If you’re a big fan of the ever-expanding Marvel cinematic universe, you’ll love the addition of Ant-Man to the mix. If you’re just out to see a movie and pick this one because it sounds weird and the show time is right, you’re in for some laughs but probably won’t be overly impressed by the standard super hero plot.
Following in the style of Guardians of the Galaxy, Ant-Man could be pegged as a comedy, heist, sci-fi, family, or superhero movie. It’s actually more like all-of-the-above. Scott Lang (Paul Rudd), a cat burglar who doesn’t like violence, pulls one last job after getting out of prison in order to pay his daughter’s child support. Instead of finding money and jewels, he finds a vintage-looking suit. Frustrated, he takes it and when he puts it on…let’s just say the shower hasn’t looked this scary since Psycho but for different reasons.
The suit’s creator, Dr. Hank Pym (Michael Douglas), recruits Scott to pull off yet one more heist—this time to stop Darren Cross (Corey Stoll), Pym’s one-time friend and colleague gone rogue, from selling his own version of the shrinking suit as a weapon to HYDRA. To prepare for this job, Scott trains with Pym’s daughter, Hope (Evangeline Lilly). The training scenes provide much of the humor of the film, especially when Scott practices switching from normal size to ant size and back really fast to dive through a keyhole, and when he meets his six-legged allies for the first time.
Superb acting is the glue that holds this movie together. Rudd is the charming ex-con who stumbles across more than he bargained for. Michael Douglas and Evangeline Lilly play father and estranged-daughter-returned-home with a lot of heart and humor. But it’s Michael Peña’s Luis who steals the show with his gloriously convoluted storytelling and shiny outlook. The scene when he and his henchmen talk about the Titanic movie had me seriously cracking up.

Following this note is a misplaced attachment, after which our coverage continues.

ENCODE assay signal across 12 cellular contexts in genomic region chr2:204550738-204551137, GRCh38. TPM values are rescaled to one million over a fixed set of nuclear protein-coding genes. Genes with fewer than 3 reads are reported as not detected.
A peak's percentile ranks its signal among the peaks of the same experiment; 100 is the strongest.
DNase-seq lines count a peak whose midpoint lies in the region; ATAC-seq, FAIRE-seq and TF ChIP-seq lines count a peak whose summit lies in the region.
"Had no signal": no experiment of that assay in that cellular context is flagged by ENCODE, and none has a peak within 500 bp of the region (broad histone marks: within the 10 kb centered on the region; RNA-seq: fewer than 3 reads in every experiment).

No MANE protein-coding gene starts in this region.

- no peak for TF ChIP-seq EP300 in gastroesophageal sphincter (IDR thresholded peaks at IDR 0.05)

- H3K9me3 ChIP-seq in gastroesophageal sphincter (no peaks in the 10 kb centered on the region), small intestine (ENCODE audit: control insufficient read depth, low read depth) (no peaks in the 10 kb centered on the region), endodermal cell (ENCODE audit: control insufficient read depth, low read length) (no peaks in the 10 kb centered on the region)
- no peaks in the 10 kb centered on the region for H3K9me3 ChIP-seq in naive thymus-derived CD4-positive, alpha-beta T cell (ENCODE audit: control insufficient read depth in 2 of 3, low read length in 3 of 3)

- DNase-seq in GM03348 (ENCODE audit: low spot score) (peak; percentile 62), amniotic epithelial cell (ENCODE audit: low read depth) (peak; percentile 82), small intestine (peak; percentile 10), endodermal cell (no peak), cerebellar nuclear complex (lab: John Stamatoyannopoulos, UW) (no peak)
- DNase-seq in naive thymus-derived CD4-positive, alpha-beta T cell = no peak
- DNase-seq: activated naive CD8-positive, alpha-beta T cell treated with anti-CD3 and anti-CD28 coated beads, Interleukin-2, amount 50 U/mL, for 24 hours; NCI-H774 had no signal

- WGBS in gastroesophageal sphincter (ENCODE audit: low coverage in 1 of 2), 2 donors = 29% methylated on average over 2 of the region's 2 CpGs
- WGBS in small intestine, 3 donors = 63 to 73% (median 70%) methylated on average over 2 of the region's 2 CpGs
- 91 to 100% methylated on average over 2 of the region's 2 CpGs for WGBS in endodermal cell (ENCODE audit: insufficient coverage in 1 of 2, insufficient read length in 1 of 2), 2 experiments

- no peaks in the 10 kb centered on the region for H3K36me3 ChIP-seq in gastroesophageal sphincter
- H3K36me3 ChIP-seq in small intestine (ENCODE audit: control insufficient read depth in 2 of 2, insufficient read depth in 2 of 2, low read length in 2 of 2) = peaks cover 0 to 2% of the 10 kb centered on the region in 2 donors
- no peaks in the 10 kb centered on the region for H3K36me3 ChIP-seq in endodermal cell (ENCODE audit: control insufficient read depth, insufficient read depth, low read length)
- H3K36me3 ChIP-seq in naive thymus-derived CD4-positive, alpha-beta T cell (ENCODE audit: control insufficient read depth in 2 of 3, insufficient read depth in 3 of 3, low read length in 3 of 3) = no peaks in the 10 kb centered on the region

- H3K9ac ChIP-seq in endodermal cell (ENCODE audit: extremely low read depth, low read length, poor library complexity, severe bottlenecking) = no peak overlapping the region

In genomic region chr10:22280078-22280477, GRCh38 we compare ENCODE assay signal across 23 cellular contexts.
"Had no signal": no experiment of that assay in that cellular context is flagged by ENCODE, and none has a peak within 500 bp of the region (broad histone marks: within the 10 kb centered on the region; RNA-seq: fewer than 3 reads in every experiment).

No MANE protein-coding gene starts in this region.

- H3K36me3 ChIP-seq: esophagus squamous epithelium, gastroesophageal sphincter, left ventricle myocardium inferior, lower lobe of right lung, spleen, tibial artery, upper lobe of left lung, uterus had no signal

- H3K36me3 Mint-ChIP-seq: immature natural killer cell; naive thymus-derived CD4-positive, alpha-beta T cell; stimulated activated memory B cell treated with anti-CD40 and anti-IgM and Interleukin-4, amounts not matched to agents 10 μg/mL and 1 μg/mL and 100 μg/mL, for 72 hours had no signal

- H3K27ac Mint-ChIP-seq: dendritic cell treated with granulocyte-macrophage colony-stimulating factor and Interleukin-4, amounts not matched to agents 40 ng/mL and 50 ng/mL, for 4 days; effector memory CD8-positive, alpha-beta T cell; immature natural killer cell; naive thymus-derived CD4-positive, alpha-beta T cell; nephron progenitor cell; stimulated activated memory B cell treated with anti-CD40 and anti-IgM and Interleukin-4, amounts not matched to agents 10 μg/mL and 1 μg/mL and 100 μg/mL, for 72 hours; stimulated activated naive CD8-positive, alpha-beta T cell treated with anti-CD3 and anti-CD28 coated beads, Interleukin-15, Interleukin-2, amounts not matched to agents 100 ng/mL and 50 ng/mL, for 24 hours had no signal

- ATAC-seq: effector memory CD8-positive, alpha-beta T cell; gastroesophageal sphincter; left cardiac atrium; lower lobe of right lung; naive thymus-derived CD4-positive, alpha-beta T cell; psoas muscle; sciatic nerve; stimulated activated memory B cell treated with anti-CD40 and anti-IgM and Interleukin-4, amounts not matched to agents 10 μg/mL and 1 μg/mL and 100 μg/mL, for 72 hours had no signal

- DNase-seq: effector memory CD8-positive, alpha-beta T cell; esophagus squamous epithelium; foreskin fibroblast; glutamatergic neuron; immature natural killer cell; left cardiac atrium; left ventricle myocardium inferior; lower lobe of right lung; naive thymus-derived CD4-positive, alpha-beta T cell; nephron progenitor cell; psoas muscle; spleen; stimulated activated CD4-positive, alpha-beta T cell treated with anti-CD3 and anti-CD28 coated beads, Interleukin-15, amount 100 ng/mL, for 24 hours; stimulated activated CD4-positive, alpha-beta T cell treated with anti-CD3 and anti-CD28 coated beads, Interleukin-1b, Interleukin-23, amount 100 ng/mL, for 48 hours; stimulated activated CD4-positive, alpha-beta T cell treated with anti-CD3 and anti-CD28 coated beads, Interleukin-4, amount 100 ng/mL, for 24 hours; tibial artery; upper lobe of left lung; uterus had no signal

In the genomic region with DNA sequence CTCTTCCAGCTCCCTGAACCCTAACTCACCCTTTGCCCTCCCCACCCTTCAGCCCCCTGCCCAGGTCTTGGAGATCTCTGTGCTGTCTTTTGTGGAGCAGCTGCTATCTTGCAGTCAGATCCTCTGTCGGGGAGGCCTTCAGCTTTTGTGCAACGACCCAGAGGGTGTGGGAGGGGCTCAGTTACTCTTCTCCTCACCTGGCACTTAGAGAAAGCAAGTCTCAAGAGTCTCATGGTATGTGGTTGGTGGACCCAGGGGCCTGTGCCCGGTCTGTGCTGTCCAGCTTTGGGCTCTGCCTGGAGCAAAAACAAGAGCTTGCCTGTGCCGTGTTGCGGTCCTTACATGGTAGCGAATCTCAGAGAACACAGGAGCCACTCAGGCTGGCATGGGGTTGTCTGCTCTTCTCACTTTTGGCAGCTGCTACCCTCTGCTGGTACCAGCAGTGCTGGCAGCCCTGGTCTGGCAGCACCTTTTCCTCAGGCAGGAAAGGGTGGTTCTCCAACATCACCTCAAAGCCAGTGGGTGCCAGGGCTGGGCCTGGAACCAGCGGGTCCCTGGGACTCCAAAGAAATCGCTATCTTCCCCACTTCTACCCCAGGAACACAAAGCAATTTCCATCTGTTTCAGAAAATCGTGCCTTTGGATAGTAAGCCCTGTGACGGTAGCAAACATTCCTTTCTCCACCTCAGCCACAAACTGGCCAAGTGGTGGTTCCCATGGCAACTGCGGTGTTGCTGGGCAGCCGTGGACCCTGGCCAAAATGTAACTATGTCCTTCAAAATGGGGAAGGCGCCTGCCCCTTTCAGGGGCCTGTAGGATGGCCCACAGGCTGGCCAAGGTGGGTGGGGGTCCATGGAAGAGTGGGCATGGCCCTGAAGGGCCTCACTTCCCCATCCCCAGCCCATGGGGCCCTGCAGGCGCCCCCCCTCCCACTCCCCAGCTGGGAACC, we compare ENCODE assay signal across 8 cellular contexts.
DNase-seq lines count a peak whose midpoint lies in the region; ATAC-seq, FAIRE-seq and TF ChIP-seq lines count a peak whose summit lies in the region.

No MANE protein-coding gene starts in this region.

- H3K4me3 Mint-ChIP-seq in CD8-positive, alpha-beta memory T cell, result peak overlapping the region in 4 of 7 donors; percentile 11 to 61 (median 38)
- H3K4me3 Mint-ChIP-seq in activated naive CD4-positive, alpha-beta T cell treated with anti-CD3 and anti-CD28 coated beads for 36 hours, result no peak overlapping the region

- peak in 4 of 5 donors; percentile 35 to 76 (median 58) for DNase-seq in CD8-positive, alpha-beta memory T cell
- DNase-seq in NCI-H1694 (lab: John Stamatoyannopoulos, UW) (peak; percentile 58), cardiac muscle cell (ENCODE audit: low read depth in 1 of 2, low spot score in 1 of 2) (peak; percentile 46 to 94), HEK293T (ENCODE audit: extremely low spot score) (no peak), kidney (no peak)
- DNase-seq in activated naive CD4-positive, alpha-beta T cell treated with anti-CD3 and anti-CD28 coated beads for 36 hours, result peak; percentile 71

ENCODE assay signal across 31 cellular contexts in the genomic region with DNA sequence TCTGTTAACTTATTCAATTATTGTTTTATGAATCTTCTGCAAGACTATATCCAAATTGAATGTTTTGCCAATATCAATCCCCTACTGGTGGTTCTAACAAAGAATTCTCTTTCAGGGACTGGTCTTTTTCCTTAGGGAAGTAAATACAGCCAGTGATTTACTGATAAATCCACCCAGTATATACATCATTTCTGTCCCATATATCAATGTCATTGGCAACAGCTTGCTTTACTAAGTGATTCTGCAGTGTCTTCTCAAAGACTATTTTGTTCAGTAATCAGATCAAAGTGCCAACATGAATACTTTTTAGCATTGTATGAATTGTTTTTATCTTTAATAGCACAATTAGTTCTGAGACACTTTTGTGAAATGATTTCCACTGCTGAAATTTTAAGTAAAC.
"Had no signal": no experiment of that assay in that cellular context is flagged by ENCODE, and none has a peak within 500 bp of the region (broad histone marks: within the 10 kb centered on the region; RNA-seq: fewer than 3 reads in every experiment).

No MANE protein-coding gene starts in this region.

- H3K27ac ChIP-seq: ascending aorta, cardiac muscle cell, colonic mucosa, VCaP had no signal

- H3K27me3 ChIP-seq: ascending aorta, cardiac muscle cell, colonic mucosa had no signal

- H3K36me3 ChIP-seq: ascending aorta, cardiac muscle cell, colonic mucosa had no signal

Ant-Man showcases the lighter side of the Marvel universe although the Avengers are not forgotten. Make sure you stay through the credits to get the scene at the very end. The stakes are not as high in this film as in this summer’s earlier Marvel offering Avengers: The Age of Ultron. The smaller scale seems appropriate for a small hero and Ant-Man despite its reliance on the title insects, delivers a big load of action and fun.
About the Author
Sister Hosea Rupprecht is a member of the Daughters of St. Paul, a religious community dedicated to evangelization with the media. She holds a Master of Theological Studies degree from the University of St. Michael’s College in Toronto and an MA in Media Literacy from Webster University in St. Louis.
Sr. Hosea is director of the East Coast office of the Pauline Center for Media Studies, based in Staten Island, NY, and speaks on media literacy and faith to catechists, parents, youth, and young adults. Together with Father Chip Hines, she is the co-host of Searchlight, a Catholic movie review show on Catholic TV. Sr. Hosea is the author of How to Watch Movies with Kids: A Values-Based Strategy, released by Pauline Books & Media.
For the past 15 years, she has facilitated various film dialogues for both children and adults, as well as given presentations on integrating culture, faith and media.